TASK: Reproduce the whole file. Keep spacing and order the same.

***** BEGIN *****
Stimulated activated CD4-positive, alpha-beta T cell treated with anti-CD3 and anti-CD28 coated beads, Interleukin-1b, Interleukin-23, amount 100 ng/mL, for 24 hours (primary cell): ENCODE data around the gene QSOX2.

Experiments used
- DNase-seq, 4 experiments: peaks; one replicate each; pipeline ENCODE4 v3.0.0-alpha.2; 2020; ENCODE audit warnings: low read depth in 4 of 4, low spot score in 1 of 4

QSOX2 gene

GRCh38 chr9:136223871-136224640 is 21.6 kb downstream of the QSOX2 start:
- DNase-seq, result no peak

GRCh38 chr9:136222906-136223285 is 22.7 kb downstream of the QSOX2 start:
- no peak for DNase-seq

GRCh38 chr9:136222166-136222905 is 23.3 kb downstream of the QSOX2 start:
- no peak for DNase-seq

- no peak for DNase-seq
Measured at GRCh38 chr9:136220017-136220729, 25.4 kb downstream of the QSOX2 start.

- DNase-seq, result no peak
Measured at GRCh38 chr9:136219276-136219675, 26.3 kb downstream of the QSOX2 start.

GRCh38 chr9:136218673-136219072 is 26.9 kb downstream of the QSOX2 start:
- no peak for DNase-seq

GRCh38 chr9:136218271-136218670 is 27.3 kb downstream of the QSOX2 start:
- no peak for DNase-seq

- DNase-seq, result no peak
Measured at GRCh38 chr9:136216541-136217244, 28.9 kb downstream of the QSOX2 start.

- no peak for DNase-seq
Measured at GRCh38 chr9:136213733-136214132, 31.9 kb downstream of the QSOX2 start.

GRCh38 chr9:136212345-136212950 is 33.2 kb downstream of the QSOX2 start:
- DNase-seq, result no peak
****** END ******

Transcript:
Stimulated activated CD4-positive, alpha-beta T cell treated with anti-CD3 and anti-CD28 coated beads, Interleukin-1b, Interleukin-23, amount 100 ng/mL, for 24 hours (primary cell): ENCODE data around the gene QSOX2.

Experiments used
- DNase-seq, 4 experiments: peaks; one replicate each; pipeline ENCODE4 v3.0.0-alpha.2; 2020; ENCODE audit warnings: low read depth in 4 of 4, low spot score in 1 of 4

QSOX2 gene

GRCh38 chr9:136223871-136224640 is 21.6 kb downstream of the QSOX2 start:
- DNase-seq, result no peak

GRCh38 chr9:136222906-136223285 is 22.7 kb downstream of the QSOX2 start:
- no peak for DNase-seq

GRCh38 chr9:136222166-136222905 is 23.3 kb downstream of the QSOX2 start:
- no peak for DNase-seq

- no peak for DNase-seq
Measured at GRCh38 chr9:136220017-136220729, 25.4 kb downstream of the QSOX2 start.

- DNase-seq, result no peak
Measured at GRCh38 chr9:136219276-136219675, 26.3 kb downstream of the QSOX2 start.

GRCh38 chr9:136218673-136219072 is 26.9 kb downstream of the QSOX2 start:
- no peak for DNase-seq

GRCh38 chr9:136218271-136218670 is 27.3 kb downstream of the QSOX2 start:
- no peak for DNase-seq

- DNase-seq, result no peak
Measured at GRCh38 chr9:136216541-136217244, 28.9 kb downstream of the QSOX2 start.

- no peak for DNase-seq
Measured at GRCh38 chr9:136213733-136214132, 31.9 kb downstream of the QSOX2 start.

GRCh38 chr9:136212345-136212950 is 33.2 kb downstream of the QSOX2 start:
- DNase-seq, result no peak